Lower Back | Emergency Medicine | Cauda equina syndrome (damage to spinal cord) (Disease)
Cauda equina syndrome (damage to spinal cord): Description
Cauda equina syndrome is a serious neurologic condition representing an uncommon compression of the nerves at the end of the spinal cord within the spinal canal.
Symptoms vary, may come on slowly and also mimic other conditions. Example of symptoms: severe low back pain; pain, numbness, or weakness in one or both; loss of or altered sensations in your legs, buttocks, inner thighs, backs of legs, or feet that is severe; saddle anesthesia; recent problem with bladder or bowel function, such as trouble eliminating urine or waste called retention or trouble holding it called incontinence; decreased anal tone and consequent fecal incontinence; sexual dysfunction that has come on suddenly.
Causes and Risk factors
These are the most common causes of cauda equina syndrome: a severe ruptured disk in the lumbar area, which is the most common cause; narrowing of the spinal canal known as stenosis; a spinal lesion or tumor; a spinal infection, inflammation like Paget disease, Chronic inflammatory demyelinating polyneuropathy, Ankylosing spondylitis, and chronic tuberculosis, hemorrhage, or fracture; a complication from a severe lumbar spine injury such as a car crash, fall, gunshot, or stabbing; a birth defect such as an abnormal connection between blood vessels known as arteriovenous malformation; a metastatic disease.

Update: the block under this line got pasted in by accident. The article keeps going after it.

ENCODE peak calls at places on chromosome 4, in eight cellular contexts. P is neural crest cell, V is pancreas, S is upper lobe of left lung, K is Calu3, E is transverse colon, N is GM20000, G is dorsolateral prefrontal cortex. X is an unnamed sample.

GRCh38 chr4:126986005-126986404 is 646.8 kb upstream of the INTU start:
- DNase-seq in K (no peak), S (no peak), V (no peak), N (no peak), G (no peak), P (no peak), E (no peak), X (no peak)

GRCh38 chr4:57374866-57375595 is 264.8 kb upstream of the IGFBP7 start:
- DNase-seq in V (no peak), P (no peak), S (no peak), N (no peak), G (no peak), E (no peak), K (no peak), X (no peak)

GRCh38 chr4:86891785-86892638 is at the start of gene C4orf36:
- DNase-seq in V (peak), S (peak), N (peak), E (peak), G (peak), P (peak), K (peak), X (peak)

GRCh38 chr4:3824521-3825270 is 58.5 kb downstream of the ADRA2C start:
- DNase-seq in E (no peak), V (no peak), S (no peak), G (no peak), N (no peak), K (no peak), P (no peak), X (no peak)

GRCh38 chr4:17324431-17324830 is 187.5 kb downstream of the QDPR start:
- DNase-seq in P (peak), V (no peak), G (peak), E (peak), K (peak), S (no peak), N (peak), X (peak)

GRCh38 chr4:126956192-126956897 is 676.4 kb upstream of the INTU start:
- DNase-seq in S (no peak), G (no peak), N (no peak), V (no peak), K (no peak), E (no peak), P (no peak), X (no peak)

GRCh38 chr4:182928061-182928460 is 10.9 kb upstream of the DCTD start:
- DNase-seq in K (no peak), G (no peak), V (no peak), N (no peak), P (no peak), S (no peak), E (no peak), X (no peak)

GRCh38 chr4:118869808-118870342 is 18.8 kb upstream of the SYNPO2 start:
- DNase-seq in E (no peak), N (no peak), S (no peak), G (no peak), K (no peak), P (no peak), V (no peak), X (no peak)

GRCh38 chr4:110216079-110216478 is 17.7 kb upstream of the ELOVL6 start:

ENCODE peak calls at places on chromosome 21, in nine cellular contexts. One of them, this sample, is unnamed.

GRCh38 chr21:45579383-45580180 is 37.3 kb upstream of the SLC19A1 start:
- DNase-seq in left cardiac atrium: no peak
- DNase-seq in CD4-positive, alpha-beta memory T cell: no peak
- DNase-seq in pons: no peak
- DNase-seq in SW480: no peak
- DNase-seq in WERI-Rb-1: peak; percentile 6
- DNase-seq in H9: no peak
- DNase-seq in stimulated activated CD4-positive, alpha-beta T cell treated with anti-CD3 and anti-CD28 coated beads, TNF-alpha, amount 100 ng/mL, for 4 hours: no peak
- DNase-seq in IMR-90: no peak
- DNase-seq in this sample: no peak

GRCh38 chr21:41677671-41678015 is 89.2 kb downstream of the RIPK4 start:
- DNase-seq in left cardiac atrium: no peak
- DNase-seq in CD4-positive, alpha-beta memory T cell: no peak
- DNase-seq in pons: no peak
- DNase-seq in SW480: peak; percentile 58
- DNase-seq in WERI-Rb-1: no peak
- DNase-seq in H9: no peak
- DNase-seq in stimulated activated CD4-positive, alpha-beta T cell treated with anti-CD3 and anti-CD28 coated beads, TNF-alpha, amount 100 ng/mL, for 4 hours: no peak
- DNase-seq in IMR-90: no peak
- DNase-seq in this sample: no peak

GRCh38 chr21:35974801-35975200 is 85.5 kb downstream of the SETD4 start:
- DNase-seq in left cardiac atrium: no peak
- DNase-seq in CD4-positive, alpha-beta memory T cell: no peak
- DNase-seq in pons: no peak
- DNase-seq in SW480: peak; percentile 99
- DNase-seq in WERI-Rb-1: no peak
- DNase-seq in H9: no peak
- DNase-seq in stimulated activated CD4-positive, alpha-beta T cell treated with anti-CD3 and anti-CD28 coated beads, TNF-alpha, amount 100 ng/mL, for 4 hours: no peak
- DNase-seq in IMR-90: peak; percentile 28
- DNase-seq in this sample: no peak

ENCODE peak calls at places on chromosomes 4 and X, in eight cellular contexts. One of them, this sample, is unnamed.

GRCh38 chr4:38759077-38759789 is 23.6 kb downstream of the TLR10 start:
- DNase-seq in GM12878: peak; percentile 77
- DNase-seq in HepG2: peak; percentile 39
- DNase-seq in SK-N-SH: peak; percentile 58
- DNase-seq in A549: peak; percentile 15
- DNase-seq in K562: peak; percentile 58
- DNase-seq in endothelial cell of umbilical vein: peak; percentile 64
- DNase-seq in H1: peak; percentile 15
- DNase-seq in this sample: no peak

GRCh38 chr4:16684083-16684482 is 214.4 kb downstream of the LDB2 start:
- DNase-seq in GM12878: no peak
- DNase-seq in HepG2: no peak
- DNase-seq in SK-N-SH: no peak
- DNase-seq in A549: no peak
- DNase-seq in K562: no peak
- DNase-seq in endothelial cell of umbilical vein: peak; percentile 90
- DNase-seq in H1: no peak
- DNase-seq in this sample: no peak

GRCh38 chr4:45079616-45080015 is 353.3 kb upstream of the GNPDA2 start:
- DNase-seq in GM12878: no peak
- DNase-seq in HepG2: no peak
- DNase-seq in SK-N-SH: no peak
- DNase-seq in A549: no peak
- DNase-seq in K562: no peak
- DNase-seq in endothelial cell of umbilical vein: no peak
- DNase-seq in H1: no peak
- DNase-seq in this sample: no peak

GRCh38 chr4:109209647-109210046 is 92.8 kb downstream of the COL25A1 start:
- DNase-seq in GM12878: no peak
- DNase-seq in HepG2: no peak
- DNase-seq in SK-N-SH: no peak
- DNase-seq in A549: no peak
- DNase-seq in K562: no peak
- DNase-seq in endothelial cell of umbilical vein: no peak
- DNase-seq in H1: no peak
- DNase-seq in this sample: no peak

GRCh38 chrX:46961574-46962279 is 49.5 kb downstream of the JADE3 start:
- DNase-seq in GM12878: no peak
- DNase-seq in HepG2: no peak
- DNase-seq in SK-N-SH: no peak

Cauda equina syndrome (damage to spinal cord): Treatment and Diagnosis
Diagnosis usually involves physical examination and is confirmed by a Magnetic Resonance Imaging (MRI) or Computer Tomography CT scan, depending on availability. Cauda equina syndrome is a medical emergency.
Treatment involves surgery to prevent permanent damage, such as paralysis of the legs, loss of bladder and bowel control, sexual function, or other problems. Medications as corticosteroids are used